Auditor Sonntag’s report, which offered several “liquor model” options for privatization, concluded that the state could increase revenue by as much as $277 million over five years by selling off its retail/wholesale operations. The report made no recommendation, but “my personal opinion,” says Sonntag, a possible Democratic gubernatorial candidate in 2012, “is that the sale and distribution of alcohol is not a core function of state government.”
Initiative backers today think a majority of citizens agree. But a July 9 poll by KING-TV and Survey USA on ending Washington’s distinction as one of eight states that control wholesale and retail liquor sales showed no clear support for the measures. About 65 percent of respondents said they trust the state rather than private stores to responsibly sell liquor.
Sonntag thinks the Liquor Control Board could maintain oversight over store locations and hours of operation. But hard liquor would surely flow more freely—Sonntag’s own projections include a 15-percent increase in sales if the state relinquishes retail and wholesale control. And sales have to increase—and/or taxes must be steeply hiked—to make up the lost state revenue, as the initiatives propose.
Thirty-two states are open or license states, while 18 have some form of control. Of the latter group, only Washington and seven other states operate their own retail stores.
Steven Schmidt, spokesman for the National Alcohol Beverage Control Association, which represents control states, says governments increasingly turn to privatization proposals to fill budget holes. Virginia is weighing several such options, as are Mississippi, Vermont, and North Carolina. In recent years, Iowa, West Virginia, and Ohio have privatized various aspects of their booze-sale systems to increase revenues.
However, no other state has taken the long step away from control that Washington is contemplating. Iowa, for example, retained its wholesale monopoly to keep those funds flowing in, as Virginia is also proposing. (Iowa tried privatizing its wholesale warehouse operation, but had to resume control after its private contractor went bankrupt). Oregon has a semi-privatized system, contracting all its stores to private operators. But for Washington voters to hand off both retail and wholesale operations, Schmidt says, would be unique in modern times. “No state has ever [voted to] completely privatize their systems,” he says.
A study released by Schmidt’s group suggests they shouldn’t. The Alcohol Research Group, a public-health think tank, found that the 18 control states, such as Washington, were making $53 on every gallon of liquor sold, while non-control states made just over $15—in spite of data provided by Schmidt’s group that shows “a significant increase” in sales due to a vastly expanded retail system after privatization was adopted.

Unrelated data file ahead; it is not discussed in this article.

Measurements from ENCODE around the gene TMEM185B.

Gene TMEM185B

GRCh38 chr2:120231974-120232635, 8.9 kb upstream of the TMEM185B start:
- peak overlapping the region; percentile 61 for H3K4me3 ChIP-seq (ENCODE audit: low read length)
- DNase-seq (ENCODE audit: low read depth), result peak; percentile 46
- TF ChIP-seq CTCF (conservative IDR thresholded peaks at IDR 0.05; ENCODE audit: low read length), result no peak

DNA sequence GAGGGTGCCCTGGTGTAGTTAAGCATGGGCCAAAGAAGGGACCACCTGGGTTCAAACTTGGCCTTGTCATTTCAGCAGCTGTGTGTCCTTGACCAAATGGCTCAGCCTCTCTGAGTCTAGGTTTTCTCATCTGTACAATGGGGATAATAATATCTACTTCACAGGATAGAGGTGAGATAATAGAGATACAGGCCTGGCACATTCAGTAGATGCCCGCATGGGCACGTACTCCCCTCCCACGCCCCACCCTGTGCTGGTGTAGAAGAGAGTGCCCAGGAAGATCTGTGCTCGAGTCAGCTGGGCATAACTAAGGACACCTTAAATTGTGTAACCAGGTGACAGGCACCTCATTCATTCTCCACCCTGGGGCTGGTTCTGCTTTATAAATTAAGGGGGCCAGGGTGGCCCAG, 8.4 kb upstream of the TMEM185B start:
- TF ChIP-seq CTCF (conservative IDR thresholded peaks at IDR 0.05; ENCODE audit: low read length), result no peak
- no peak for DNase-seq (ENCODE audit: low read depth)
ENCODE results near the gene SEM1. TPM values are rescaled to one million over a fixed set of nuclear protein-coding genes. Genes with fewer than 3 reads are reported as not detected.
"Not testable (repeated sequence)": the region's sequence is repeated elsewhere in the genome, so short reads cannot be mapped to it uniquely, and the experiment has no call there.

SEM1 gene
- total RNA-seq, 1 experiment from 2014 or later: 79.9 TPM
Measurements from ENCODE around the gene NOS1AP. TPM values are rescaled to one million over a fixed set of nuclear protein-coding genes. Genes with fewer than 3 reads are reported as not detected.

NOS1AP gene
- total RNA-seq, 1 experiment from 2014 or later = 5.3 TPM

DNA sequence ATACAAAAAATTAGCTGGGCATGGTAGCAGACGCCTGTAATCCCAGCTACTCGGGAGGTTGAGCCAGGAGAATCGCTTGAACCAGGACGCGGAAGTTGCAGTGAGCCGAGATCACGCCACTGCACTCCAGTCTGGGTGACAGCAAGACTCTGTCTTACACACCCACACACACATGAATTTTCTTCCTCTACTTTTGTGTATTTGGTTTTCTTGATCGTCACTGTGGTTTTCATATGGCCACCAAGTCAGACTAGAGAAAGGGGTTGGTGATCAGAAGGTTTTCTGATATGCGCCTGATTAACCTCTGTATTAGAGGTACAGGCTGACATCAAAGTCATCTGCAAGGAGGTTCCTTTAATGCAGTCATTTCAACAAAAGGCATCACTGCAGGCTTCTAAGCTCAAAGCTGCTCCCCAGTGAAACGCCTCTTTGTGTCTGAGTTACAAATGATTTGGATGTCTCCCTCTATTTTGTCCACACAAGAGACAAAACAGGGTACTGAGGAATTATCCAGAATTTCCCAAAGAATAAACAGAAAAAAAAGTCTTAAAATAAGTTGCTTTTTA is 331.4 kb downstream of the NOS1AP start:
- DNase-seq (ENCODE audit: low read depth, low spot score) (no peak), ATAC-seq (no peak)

Social costs are also an issue. A press release from Kaushik’s group quotes Sharon Ness, a Tacoma nurse, saying that she often sees in her hospital the results of drunk-driving crashes. “Why on earth would we ever want to sell liquor in the same stores where we sell Cheerios?” she asks.
Joe Martin, a longtime social worker at Pike Market Medical Clinic, thinks license sales are sure to drive more business his way. “It follows,” he says, “that we’ll see more need for health care and ways to deal with homelessness.”
Still, privatization is the Promised Land to many. In Ohio, which partially converted its operations in 1997, the state pays licensed retailers a commission for selling state liquor. Last year brought in a record $729.9 million in sales through 440 stores. About $163 million went to the state, which also saves more than $20 million annually by no longer operating the outlets.
With two initiatives to choose from, Washington voters face the extra challenge of understanding the competing measures and possibly scattering their pro-privatization votes, a scenario which could result in neither proposal passing despite majority sentiment in favor of the underlying premise. The duel has also complicated the initiative-backers’ campaigns: They’re facing off against not only privatization opponents like Kaushik’s group, but each other as well.